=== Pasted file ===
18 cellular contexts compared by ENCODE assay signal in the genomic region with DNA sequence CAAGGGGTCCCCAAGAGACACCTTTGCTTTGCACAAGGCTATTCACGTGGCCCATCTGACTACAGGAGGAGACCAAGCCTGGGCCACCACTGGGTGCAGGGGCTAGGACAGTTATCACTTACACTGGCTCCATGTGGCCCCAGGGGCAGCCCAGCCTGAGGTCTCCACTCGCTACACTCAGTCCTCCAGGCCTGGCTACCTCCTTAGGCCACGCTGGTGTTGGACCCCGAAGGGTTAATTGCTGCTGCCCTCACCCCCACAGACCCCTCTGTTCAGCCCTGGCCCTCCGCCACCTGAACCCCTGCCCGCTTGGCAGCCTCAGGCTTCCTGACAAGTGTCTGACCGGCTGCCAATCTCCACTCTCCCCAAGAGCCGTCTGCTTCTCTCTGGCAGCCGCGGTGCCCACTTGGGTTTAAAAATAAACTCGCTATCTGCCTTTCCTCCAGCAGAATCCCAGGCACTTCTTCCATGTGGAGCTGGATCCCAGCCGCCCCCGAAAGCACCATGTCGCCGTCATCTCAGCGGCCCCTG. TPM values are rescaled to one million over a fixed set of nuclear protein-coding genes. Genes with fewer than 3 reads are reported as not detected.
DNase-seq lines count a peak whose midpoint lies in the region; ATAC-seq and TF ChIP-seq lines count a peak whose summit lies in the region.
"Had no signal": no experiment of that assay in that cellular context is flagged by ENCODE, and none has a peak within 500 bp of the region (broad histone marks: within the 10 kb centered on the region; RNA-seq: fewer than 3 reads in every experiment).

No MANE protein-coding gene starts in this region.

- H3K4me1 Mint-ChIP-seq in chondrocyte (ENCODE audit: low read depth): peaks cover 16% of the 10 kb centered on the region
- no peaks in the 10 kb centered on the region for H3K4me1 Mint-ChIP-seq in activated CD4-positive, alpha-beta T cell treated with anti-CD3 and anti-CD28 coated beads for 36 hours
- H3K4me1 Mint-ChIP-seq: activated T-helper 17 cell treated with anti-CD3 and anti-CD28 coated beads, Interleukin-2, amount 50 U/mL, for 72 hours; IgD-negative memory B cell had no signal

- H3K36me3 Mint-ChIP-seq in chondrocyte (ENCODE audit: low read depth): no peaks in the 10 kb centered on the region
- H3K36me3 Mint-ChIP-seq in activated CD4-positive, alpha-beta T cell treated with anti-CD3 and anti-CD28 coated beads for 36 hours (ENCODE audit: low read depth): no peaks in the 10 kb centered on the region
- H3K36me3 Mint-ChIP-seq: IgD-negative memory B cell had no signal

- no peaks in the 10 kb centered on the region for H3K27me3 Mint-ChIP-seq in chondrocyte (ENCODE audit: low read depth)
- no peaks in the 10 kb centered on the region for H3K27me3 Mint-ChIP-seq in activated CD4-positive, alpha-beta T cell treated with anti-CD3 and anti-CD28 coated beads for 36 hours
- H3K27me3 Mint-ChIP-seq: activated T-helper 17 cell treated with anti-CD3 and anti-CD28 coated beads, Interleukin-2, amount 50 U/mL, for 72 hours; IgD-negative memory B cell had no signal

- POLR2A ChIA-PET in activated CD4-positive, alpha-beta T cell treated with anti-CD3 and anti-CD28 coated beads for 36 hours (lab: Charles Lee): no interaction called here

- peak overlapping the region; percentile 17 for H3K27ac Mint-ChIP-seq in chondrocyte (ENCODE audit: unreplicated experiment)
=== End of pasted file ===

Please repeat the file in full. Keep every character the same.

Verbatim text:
18 cellular contexts compared by ENCODE assay signal in the genomic region with DNA sequence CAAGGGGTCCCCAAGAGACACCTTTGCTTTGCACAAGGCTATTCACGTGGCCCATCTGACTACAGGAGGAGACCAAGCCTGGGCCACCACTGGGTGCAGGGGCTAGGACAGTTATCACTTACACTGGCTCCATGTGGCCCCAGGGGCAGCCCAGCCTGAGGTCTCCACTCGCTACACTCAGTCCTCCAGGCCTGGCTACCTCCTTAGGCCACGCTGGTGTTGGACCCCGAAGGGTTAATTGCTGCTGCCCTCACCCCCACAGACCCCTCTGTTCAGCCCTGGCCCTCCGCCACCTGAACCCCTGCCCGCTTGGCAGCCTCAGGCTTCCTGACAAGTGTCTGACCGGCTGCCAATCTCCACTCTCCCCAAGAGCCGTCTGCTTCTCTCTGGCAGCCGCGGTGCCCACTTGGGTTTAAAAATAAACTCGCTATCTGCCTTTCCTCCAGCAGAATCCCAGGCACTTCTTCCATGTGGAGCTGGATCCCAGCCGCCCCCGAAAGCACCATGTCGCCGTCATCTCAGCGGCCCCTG. TPM values are rescaled to one million over a fixed set of nuclear protein-coding genes. Genes with fewer than 3 reads are reported as not detected.
DNase-seq lines count a peak whose midpoint lies in the region; ATAC-seq and TF ChIP-seq lines count a peak whose summit lies in the region.
"Had no signal": no experiment of that assay in that cellular context is flagged by ENCODE, and none has a peak within 500 bp of the region (broad histone marks: within the 10 kb centered on the region; RNA-seq: fewer than 3 reads in every experiment).

No MANE protein-coding gene starts in this region.

- H3K4me1 Mint-ChIP-seq in chondrocyte (ENCODE audit: low read depth): peaks cover 16% of the 10 kb centered on the region
- no peaks in the 10 kb centered on the region for H3K4me1 Mint-ChIP-seq in activated CD4-positive, alpha-beta T cell treated with anti-CD3 and anti-CD28 coated beads for 36 hours
- H3K4me1 Mint-ChIP-seq: activated T-helper 17 cell treated with anti-CD3 and anti-CD28 coated beads, Interleukin-2, amount 50 U/mL, for 72 hours; IgD-negative memory B cell had no signal

- H3K36me3 Mint-ChIP-seq in chondrocyte (ENCODE audit: low read depth): no peaks in the 10 kb centered on the region
- H3K36me3 Mint-ChIP-seq in activated CD4-positive, alpha-beta T cell treated with anti-CD3 and anti-CD28 coated beads for 36 hours (ENCODE audit: low read depth): no peaks in the 10 kb centered on the region
- H3K36me3 Mint-ChIP-seq: IgD-negative memory B cell had no signal

- no peaks in the 10 kb centered on the region for H3K27me3 Mint-ChIP-seq in chondrocyte (ENCODE audit: low read depth)
- no peaks in the 10 kb centered on the region for H3K27me3 Mint-ChIP-seq in activated CD4-positive, alpha-beta T cell treated with anti-CD3 and anti-CD28 coated beads for 36 hours
- H3K27me3 Mint-ChIP-seq: activated T-helper 17 cell treated with anti-CD3 and anti-CD28 coated beads, Interleukin-2, amount 50 U/mL, for 72 hours; IgD-negative memory B cell had no signal

- POLR2A ChIA-PET in activated CD4-positive, alpha-beta T cell treated with anti-CD3 and anti-CD28 coated beads for 36 hours (lab: Charles Lee): no interaction called here

- peak overlapping the region; percentile 17 for H3K27ac Mint-ChIP-seq in chondrocyte (ENCODE audit: unreplicated experiment)